23. Speidel, pp. 126-38. Trajan's castra (priora) was complete before he left for the Parthian War. Its HQ may be the original location of the equestrian statue of Marcus Aurelius which Michelangelo moved to the Campidoglio in 1538. Severus doubled the size and built the castra nova in 193-97; incorporated into substructure of the basilica of S. Giovanni.

24. Nippel pp. 98f. He points out that tough, armed soldiers quite likely bullied civilians, who had a hard time getting redress. Similarly, large household staffs likely harassed inferiors.

25. Robinson, Ancient Rome pp. 173 95. As a comparison: "football hooligans or the hopelessly unemployed" can cause considerable trouble, but most folks are reasonably safe.


Austin, N.J.E. and N.B. Rankov, Exploratio: Military and Political Intelligence in the Roman World from the Second Punic War to the Battle of Adrianople. London & New York: Routledge, 1995; pb. 1998.
Not much concerned with policing and the city of Rome, but one of the book's conclusions is that Rome never developed a centralized intelligence-gathering and -processing agency and consequently never developed much of an investigative mentality. The authors point to the various security functions performed by the equites singulares, agentes in rebus and frumentarii.

Bauman, R.A. Crime and Punishment in Rome. New York and London: Routledge, 1996

Echols, E. "The Roman city police force: origin and development" Classical Journal 53 (1957-58), pp. 377-85

Garnsey, P. Social Status and Legal Privilege in the Roman Empire. Oxford: O.U.P., 1970
Not much on police work in the narrow sense but lots of material on the working of the criminal law and the growing distinctions between the privileged honestiores and the humiliores who were subject to the full force and cruelty of the law.

Lintott, A.W. Violence in the Roman Republic. Oxford: O.U.P., 1968
An excellent discussion of how Roman law was based largely on: (1) self-help, (2) citizens' reliance on assistance from fellow citizens, and (3) the acceptance of a high degree of violence.

  • Imperium Romanum. London and New York: Routledge, 1993

MacMullen, R. "Judicial Savagery in the Roman Empire" Chiron 1986
Conveniently reprinted in his Changes in the Roman Empire: essays in the ordinary Princeton: P.U.P., 1990 pp. 204—17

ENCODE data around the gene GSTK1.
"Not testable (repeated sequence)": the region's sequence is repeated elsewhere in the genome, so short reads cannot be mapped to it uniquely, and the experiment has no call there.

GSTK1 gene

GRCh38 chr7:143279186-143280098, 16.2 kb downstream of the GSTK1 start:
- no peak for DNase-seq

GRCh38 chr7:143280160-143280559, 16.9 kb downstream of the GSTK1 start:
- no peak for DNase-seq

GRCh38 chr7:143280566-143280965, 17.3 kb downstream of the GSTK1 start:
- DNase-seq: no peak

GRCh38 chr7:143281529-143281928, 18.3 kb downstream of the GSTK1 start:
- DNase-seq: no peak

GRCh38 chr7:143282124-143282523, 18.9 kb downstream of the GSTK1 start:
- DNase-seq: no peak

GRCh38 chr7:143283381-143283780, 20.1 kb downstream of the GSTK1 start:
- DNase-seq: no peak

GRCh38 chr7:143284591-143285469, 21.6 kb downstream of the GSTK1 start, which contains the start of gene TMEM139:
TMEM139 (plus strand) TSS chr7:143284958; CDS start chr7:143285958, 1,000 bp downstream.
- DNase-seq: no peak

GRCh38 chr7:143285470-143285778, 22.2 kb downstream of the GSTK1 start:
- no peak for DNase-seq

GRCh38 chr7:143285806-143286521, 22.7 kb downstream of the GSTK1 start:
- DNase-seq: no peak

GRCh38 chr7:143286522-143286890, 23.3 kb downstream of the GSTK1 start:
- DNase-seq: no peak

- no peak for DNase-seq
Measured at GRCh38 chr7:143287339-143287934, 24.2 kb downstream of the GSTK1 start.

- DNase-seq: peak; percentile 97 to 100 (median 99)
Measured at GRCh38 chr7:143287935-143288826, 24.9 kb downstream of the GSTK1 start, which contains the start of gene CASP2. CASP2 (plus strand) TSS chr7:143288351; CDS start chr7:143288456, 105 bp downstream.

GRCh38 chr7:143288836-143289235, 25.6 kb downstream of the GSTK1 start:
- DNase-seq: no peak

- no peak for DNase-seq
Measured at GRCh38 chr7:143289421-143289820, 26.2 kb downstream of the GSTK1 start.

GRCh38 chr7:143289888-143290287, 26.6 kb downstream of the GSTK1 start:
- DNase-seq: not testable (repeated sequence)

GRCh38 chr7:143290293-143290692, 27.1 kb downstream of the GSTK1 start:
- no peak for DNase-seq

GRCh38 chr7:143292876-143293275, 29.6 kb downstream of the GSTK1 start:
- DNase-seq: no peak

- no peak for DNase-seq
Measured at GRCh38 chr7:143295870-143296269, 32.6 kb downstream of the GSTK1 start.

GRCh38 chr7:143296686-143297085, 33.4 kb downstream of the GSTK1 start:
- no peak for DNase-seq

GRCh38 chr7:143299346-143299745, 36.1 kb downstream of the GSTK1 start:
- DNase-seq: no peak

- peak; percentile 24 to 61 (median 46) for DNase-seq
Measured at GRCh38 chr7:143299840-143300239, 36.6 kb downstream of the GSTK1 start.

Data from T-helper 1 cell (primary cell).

• Corruption and the Decline of Rome. New Haven: Yale U.P., 1988
    An empire-wide account of how certain people and classes were able to circumvent the police and the law

Nippel, W. "Policing Rome" Journal of Roman Studies 74 (1984), pp. 20-29
Public Order in Ancient Rome. Cambridge: Camb. Univ. Press, 1995.
Excellent; provides much of the framework for the present essay.

Rainbird, J.S. "The fire stations of Imperial Rome" Papers British School at Rome 54 (1986), pp. 147—69
Created as a fire department and night watch (patrols were mostly to watch for fires), the vigiles probably performed a few police duties. Their commander, a praefectus of equestrian rank, had some judicial powers.

Richardson, L.J. Jr. New Topographical Dictionary of Ancient Rome. Baltimore: Johns Hopkins U.P., 1991.
See "Cohortes Vigilum, Stationes" on p. 92 Cites Rainbird and the photographs in E. Nash, Pictorial Dictionary of Ancient Rome (Roma, 1960) 1.266f. Two Italian archaeological guides discuss the ruins of the Vigiles' stationes: F. Coarelli, Roma (Guide Laterza) (Roma, 1991) pp. 410—12 and Roma (Guide Mondadori) Roma, 1993 p. 339.

Robinson, O.F. Ancient Rome: City Planning and Administration. London and New York: Routledge, 1992. See especially chapters 7 and 12.

  • The Criminal Law of Ancient Rome. Baltimore: Johns Hopkins U.P., 1995
    Informative on the working of the criminal law but little on policing—for which see the preceding book.

Speidel, M.P. Riding for Caesar: the Roman Emperors' Horse Guards. Cambridge, MA: Harvard U.P., 1994.
The equites singulares supplemented the Praetorian Guard as a force employed to protect the emperors; secondarily they performed some police duties.

Most books on Roman law deal with civil law not criminal law and thus are not of much help in matters of police. See for instance J. Crook, Law and Life of Rome (London: Thames and Hudson; Ithaca: Cornell U.P., 1967). It is worth noting, however, that the Romans treated as civil law many matters which we regard as falling under criminal law. Tom Watkins, Department of History, Western Illinois University